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Globys Research A strategic perspective on invoice-to-cash

Use the digital experience as your ‘constant’ during billing system change

Topics: Billing Experience, Customer Experience, Invoicing, Invoicing Experience

When was the last time your company’s business billing program had zero initiatives?  For most, the answer is never. Due to the ever-fluctuating products, pricing, customers, processes, etc., billing programs – and their respective systems – are always evolving. This is a must to support customer growth, product innovation, and operational excellence. But on the flip side, how does this endless cycle of change impact the customer billing experience?

Well, for some, not much at all. For others, the impacts are significant – a rise in billing inquiries, late payments, dissatisfied customers, and ultimately, churn.

So what’s the variance between the two? The digital experience (or lack thereof).

The digital channel offers a unique opportunity to combat traditional challenges associated with billing changes. The idea is fairly simple: provide your business customers with a single portal to access all bills and associated data across all accounts and products.

What this means for your customers is they have a consistent view of their bills and usage data, regardless if you add new products or source the data from a different system. What this means for your company is your customers have no direct exposure to your in flux billing systems.

To put it into perspective, let’s take a look at the three categories of change and the direct impacts they have on your customer billing experience:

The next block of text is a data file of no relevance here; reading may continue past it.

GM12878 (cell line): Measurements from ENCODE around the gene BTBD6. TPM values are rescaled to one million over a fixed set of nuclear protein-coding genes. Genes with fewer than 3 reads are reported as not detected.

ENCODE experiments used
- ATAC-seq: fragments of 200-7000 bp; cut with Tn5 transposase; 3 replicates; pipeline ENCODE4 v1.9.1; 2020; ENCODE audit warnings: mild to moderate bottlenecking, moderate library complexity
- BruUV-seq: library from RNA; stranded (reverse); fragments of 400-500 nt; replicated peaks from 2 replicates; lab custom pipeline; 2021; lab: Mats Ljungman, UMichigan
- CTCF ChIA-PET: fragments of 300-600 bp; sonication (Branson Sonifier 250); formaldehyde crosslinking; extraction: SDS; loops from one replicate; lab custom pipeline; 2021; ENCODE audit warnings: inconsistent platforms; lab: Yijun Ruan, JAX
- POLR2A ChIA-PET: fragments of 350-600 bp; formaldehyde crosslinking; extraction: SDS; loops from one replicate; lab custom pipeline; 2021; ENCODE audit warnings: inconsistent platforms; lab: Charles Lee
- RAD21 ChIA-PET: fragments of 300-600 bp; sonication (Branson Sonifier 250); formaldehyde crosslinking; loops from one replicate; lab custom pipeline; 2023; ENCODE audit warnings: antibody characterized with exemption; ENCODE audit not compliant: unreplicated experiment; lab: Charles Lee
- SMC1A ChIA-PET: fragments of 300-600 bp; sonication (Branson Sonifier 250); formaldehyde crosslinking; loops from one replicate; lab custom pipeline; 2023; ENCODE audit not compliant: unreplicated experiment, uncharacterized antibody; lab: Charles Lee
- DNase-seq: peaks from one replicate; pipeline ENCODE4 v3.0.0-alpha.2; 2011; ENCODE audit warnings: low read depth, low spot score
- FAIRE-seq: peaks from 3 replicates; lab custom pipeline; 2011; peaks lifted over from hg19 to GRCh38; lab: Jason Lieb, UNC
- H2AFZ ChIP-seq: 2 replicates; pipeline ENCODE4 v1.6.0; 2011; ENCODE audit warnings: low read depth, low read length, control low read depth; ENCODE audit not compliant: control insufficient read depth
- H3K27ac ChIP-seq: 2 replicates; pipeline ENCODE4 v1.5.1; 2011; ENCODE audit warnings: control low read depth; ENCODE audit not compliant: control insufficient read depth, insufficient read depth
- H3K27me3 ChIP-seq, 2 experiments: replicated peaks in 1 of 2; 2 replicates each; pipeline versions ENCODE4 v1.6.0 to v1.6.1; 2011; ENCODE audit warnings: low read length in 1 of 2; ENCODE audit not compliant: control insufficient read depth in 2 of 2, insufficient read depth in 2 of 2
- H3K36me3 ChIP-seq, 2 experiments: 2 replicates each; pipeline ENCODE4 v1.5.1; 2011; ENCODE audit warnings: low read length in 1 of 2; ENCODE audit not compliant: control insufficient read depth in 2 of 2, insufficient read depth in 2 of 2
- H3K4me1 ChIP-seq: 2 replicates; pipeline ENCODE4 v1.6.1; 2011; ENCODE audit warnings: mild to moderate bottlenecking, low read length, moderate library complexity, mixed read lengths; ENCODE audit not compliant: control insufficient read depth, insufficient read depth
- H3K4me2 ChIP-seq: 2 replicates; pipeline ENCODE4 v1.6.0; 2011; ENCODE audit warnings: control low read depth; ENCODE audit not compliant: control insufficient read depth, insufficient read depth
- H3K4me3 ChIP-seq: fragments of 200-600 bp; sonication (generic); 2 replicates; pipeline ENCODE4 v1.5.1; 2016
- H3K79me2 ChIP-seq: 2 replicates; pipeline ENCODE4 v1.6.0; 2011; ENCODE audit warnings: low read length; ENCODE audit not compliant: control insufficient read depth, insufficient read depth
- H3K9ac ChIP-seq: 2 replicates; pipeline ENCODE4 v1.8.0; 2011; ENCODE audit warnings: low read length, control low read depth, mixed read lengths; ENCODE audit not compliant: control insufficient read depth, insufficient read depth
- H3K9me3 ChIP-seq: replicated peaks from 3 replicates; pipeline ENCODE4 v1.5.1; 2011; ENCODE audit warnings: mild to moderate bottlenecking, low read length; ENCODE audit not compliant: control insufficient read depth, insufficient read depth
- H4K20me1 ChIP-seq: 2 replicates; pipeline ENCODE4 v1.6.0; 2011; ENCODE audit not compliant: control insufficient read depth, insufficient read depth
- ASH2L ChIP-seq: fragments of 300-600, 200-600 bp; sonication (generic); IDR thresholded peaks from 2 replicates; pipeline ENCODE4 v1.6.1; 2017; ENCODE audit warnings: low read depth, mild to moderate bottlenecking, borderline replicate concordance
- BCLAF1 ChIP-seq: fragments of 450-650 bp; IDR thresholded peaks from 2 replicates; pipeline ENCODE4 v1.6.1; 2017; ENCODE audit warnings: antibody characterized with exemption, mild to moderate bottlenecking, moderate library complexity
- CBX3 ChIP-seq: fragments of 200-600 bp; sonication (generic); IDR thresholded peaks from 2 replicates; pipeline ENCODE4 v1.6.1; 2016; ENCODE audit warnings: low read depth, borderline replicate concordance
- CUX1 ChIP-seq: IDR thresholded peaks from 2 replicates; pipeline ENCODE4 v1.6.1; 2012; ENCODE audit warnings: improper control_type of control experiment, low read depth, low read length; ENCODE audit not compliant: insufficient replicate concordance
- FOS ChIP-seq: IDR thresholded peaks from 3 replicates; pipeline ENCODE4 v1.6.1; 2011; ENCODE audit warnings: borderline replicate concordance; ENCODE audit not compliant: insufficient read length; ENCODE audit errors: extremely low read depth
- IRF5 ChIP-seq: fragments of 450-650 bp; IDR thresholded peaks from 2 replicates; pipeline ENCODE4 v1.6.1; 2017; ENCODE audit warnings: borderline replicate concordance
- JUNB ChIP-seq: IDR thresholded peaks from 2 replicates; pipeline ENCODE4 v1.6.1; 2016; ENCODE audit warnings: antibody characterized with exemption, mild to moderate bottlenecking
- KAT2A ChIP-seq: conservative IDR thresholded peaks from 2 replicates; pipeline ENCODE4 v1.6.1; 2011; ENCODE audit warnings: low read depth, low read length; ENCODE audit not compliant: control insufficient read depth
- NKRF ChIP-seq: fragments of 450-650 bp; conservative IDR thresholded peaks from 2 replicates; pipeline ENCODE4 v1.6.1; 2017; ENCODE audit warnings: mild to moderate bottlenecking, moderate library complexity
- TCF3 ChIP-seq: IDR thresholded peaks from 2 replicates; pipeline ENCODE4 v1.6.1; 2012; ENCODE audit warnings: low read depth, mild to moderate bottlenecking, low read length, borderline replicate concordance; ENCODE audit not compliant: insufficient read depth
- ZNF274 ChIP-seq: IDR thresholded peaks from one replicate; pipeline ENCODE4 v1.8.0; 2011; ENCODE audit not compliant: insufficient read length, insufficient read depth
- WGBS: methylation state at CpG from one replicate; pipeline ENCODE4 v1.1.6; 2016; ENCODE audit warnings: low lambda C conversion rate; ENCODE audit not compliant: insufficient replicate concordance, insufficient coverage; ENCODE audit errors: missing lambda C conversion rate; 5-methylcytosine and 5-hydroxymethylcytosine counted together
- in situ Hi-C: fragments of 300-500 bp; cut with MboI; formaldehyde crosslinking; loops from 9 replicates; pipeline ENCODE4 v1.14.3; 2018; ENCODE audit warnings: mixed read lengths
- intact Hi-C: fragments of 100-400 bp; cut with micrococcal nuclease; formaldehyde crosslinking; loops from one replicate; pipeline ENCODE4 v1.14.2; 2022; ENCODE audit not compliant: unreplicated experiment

1. Billing System Replacement: A complete system re-haul typically comes with a new customer experience, either via a paper bill and/or a digital bill. While efforts are made to align the new with the old, we have yet to see an identical structuring and display of billing data in this scenario. Ironically, most companies go into a replacement with the mentality of eliminating the ‘bad’ from the legacy system. But that is often overruled for the ‘ease’ of mimicking what’s already in place.

As old replaces the new, customers must learn the variances and how they impact their established validation and payment processes. These long-term projects are also a common culprit of ‘putting the digital experience on hold’ until the new system is in place.

2. Billing System Addition: Many companies have multiple billing systems in place – and are continuing to add due to acquisition activities or product-specific requirements. Given the focus on digital, many billing vendors now include a ‘complementary’ portal experience as part of the system they provide.

Here’s the problem – those ‘complementary’ experiences are system specific. Meaning if customers do business with you across multiple product lines, they have to log in to multiple portals to access their bills, reports, and payments.

3. Billing System Alteration: Some billing systems have been in place for 20 or 30 years and still have sufficient capacity and capabilities to handle today’s advanced services. But that doesn’t mean they are static. The launch of new products and bundles, revised data requirements, redefining of segments, etc. are all examples of changes that have an impact on the resulting experience.

As the existing bill is altered, customers have a heightened need to validate charges and pricing. If offline validation (using a paper or static PDF bill) is the only option, this can be a time intensive and frustrating process for the customer.

Change is never easy – especially when it involves thousands of customers and billions in revenues. But using the digital channel as your ‘constant’ billing experience provides your business customers with consistency that is welcomed and trusted.

So whether you’re taking on a full billing system replacement, supplementing your existing infrastructure, or altering your systems in place, educate yourself on the value an overarching digital experience can deliver – both in the short and long-term.